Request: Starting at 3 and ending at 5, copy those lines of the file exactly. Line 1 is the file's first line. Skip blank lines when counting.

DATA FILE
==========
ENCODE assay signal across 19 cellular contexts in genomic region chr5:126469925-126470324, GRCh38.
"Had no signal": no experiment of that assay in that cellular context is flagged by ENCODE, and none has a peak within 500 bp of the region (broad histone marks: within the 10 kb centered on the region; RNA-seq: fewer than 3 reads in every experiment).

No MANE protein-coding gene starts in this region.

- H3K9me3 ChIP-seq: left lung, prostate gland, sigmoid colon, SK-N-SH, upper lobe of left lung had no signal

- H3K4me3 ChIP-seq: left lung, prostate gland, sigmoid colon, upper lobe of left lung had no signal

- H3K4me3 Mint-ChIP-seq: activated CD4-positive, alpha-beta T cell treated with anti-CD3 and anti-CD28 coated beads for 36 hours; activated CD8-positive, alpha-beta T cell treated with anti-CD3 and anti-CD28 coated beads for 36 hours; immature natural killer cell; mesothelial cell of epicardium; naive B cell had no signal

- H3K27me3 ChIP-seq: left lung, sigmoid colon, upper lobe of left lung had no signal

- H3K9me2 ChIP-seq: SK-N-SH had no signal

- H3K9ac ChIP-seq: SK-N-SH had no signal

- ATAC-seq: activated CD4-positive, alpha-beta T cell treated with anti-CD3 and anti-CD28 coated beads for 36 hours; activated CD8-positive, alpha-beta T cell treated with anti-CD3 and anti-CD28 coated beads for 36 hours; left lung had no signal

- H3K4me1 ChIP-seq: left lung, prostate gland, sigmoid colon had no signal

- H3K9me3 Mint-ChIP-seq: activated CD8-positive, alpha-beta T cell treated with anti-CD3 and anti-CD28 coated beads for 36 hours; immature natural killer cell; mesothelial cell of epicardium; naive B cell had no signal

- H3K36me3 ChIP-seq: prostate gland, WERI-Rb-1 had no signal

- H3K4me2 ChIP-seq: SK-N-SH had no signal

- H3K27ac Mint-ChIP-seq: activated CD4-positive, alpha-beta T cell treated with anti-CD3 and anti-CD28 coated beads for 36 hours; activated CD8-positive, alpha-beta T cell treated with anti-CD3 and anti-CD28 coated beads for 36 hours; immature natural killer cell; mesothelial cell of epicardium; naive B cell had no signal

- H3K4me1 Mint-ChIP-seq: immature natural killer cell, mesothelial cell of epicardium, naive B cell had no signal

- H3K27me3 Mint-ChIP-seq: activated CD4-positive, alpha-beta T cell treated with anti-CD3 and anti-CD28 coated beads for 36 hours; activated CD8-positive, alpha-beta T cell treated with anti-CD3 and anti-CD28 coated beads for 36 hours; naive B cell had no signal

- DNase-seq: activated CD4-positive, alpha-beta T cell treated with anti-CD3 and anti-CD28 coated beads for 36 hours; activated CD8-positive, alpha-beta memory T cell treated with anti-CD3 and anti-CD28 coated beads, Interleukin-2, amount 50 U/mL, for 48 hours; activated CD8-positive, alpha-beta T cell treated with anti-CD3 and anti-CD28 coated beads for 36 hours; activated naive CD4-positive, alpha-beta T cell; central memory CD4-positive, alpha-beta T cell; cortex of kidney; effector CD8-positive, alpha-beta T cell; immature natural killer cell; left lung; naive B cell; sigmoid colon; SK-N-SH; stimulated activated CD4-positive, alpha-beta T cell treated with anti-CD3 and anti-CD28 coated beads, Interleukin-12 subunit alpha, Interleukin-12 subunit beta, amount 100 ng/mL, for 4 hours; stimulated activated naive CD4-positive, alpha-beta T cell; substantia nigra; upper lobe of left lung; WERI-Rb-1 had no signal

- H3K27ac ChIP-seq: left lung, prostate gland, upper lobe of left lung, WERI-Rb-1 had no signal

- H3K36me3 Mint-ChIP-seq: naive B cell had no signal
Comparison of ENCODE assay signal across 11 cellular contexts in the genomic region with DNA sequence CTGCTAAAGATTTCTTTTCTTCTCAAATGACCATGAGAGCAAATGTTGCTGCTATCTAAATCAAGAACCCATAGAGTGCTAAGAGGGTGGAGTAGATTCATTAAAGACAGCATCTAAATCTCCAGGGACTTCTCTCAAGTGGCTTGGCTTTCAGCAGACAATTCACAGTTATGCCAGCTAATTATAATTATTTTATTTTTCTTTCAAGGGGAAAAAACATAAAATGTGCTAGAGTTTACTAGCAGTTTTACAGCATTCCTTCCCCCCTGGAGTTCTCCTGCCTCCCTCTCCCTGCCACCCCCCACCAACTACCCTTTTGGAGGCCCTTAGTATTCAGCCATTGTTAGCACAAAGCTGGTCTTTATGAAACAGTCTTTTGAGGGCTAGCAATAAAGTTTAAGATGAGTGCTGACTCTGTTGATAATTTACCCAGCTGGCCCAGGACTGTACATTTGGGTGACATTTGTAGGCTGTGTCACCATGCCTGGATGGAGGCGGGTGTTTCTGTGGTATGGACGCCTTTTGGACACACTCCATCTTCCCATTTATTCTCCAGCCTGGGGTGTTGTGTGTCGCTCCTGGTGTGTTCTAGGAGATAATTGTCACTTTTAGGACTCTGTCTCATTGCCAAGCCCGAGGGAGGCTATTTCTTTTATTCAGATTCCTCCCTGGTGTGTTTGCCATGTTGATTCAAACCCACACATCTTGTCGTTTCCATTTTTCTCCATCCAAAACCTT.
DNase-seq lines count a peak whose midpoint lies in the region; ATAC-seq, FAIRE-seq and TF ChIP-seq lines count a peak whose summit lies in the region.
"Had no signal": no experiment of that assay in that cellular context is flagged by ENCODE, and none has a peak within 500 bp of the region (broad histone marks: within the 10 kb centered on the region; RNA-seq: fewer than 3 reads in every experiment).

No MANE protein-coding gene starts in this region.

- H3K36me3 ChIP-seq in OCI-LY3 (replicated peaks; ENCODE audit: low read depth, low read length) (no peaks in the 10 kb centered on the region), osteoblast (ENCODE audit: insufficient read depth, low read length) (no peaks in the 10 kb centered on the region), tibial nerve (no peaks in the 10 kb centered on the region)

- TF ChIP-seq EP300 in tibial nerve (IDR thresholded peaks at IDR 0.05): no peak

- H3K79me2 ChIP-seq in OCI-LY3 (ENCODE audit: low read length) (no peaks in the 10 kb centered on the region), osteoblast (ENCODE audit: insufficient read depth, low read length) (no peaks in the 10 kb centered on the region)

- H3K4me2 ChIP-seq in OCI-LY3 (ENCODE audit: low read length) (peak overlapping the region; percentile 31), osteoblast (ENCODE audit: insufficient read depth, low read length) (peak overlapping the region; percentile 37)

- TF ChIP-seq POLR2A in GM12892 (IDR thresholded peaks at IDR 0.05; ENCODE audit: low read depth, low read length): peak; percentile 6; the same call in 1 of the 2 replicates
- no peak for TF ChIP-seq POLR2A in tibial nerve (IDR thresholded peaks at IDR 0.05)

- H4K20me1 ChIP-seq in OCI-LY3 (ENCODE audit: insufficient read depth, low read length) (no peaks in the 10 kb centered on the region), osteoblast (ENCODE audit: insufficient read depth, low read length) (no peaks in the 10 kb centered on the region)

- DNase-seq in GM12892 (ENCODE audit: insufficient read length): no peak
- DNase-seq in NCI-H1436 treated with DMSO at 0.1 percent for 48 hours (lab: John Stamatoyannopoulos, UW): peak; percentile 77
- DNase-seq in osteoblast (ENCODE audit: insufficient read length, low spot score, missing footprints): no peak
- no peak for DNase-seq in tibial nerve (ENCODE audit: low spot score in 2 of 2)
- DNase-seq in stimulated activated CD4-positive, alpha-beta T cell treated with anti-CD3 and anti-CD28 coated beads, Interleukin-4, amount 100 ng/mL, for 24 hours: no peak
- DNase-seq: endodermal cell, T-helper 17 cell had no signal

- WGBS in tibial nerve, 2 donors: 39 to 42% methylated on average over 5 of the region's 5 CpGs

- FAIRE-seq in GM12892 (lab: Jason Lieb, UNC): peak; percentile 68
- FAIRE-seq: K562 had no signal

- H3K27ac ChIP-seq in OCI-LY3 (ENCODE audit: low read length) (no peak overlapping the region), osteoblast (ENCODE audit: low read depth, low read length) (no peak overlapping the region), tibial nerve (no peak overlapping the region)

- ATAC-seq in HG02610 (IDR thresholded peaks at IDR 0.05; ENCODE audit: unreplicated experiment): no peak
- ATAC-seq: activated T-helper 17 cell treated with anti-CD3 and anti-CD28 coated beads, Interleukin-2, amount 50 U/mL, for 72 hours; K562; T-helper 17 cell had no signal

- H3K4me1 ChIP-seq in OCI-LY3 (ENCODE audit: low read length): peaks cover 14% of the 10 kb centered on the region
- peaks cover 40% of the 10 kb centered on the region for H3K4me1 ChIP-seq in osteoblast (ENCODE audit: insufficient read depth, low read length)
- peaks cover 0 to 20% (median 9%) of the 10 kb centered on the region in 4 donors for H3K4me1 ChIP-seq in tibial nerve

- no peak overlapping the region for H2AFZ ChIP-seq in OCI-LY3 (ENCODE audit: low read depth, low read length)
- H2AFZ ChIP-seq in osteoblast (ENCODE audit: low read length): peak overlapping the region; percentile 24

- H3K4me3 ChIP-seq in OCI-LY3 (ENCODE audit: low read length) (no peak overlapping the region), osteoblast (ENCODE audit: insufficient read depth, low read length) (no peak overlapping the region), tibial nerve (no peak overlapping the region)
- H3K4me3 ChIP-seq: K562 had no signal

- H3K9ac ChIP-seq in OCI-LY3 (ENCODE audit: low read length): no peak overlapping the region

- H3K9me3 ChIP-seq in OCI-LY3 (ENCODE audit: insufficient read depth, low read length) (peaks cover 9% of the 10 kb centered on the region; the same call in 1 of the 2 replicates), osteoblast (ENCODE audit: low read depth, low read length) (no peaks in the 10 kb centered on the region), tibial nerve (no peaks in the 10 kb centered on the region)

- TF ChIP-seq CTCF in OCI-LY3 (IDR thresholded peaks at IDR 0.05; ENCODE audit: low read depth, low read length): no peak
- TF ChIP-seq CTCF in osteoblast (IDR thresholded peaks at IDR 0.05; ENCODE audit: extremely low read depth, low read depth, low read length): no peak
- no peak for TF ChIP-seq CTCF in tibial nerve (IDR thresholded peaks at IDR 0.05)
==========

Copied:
No MANE protein-coding gene starts in this region.

- H3K9me3 ChIP-seq: left lung, prostate gland, sigmoid colon, SK-N-SH, upper lobe of left lung had no signal

- H3K4me3 ChIP-seq: left lung, prostate gland, sigmoid colon, upper lobe of left lung had no signal